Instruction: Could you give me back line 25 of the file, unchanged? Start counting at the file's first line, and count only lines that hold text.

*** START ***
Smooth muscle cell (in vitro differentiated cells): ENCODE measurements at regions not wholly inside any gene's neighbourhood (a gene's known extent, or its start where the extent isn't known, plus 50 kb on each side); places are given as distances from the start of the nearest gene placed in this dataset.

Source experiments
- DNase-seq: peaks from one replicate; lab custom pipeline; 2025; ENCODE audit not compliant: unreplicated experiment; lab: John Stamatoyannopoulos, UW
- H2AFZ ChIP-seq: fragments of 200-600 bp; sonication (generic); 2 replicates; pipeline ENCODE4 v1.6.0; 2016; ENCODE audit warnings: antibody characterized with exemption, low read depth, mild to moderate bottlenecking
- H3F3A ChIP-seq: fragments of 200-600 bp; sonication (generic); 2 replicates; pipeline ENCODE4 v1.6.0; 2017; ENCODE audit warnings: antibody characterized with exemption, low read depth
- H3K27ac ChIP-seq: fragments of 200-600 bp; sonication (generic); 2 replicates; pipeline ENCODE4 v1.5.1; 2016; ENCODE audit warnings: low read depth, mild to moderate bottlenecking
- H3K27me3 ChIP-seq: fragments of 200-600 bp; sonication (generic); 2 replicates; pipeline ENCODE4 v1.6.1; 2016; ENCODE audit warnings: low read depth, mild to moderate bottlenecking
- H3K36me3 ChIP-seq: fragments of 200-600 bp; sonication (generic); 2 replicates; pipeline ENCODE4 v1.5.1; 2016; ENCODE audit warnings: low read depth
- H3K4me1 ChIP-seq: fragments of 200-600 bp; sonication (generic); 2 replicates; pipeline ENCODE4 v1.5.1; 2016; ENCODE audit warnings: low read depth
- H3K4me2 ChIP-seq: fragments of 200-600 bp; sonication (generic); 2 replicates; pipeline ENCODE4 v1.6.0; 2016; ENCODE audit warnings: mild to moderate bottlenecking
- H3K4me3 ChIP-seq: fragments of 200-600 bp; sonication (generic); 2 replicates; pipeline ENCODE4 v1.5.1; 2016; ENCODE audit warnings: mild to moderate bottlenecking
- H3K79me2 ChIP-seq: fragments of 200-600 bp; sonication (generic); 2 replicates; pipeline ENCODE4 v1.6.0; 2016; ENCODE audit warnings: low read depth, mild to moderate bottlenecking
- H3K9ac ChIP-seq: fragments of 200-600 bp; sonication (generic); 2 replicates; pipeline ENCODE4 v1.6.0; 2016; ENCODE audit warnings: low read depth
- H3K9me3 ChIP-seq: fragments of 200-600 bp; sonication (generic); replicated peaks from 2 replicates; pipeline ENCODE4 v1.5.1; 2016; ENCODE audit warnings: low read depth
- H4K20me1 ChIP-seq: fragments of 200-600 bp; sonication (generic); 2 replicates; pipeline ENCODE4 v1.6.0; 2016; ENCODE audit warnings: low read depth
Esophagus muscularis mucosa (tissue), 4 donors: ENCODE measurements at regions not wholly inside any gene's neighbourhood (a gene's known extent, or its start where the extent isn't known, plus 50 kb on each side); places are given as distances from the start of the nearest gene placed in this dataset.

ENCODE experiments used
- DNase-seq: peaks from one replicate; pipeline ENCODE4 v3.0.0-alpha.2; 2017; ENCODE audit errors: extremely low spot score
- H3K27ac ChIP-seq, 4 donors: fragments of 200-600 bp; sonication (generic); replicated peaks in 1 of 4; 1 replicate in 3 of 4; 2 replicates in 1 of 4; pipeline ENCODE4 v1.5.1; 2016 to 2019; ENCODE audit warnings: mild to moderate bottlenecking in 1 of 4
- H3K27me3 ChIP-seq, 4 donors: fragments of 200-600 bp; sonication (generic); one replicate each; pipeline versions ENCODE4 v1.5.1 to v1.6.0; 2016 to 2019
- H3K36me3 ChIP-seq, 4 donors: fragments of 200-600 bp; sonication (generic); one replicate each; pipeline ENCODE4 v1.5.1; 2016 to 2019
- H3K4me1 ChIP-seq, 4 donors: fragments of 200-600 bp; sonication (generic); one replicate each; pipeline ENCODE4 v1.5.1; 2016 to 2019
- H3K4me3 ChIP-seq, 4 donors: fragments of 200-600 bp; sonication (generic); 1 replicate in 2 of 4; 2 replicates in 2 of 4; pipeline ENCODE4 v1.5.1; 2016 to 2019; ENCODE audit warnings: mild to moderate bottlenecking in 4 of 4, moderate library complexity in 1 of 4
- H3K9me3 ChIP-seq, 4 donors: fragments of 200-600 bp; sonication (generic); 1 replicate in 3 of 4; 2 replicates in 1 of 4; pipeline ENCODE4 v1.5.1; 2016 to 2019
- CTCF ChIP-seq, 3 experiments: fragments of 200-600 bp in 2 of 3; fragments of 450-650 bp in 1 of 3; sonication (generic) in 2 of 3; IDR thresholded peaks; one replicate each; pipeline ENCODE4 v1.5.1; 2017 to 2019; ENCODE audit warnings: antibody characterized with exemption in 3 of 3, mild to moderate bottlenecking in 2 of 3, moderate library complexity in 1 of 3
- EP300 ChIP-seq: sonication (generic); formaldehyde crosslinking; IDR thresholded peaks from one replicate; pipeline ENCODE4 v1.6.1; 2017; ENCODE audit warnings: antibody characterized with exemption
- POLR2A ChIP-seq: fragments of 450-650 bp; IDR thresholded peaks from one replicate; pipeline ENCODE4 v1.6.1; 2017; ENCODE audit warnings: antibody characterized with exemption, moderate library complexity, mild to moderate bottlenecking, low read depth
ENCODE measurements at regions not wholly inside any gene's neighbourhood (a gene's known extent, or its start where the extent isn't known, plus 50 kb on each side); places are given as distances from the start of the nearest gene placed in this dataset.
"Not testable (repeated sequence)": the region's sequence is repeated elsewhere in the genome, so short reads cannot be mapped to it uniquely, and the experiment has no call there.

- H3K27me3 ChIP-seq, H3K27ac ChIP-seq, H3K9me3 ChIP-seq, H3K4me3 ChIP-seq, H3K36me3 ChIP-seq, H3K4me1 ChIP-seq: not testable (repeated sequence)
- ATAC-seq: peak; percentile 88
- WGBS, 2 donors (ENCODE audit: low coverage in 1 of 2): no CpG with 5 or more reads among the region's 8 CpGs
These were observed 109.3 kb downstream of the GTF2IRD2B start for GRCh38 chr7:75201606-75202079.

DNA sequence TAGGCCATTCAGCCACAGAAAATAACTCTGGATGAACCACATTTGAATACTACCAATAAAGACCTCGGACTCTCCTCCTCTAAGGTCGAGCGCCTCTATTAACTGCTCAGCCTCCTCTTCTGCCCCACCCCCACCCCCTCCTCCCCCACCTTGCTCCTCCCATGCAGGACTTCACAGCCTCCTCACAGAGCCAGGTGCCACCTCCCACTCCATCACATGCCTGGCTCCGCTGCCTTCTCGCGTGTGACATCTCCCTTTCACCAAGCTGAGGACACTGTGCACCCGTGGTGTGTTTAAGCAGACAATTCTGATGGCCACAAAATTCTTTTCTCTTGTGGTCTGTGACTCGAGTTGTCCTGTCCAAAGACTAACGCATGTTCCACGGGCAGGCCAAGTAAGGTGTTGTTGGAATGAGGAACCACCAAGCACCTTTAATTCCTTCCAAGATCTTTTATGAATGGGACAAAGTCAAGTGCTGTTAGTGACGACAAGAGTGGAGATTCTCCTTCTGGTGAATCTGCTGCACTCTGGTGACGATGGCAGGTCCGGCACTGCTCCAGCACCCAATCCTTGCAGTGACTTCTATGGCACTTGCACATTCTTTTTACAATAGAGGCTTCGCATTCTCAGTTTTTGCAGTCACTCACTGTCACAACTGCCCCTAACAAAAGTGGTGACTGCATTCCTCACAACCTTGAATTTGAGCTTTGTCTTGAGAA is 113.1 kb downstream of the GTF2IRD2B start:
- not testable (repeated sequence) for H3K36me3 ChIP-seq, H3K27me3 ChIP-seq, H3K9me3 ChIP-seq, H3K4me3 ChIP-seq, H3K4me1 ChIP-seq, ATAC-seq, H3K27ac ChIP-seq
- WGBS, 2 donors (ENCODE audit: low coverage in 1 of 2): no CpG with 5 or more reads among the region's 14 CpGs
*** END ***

- CTCF ChIP-seq, 3 experiments: fragments of 200-600 bp in 2 of 3; fragments of 450-650 bp in 1 of 3; sonication (generic) in 2 of 3; IDR thresholded peaks; one replicate each; pipeline ENCODE4 v1.5.1; 2017 to 2019; ENCODE audit warnings: antibody characterized with exemption in 3 of 3, mild to moderate bottlenecking in 2 of 3, moderate library complexity in 1 of 3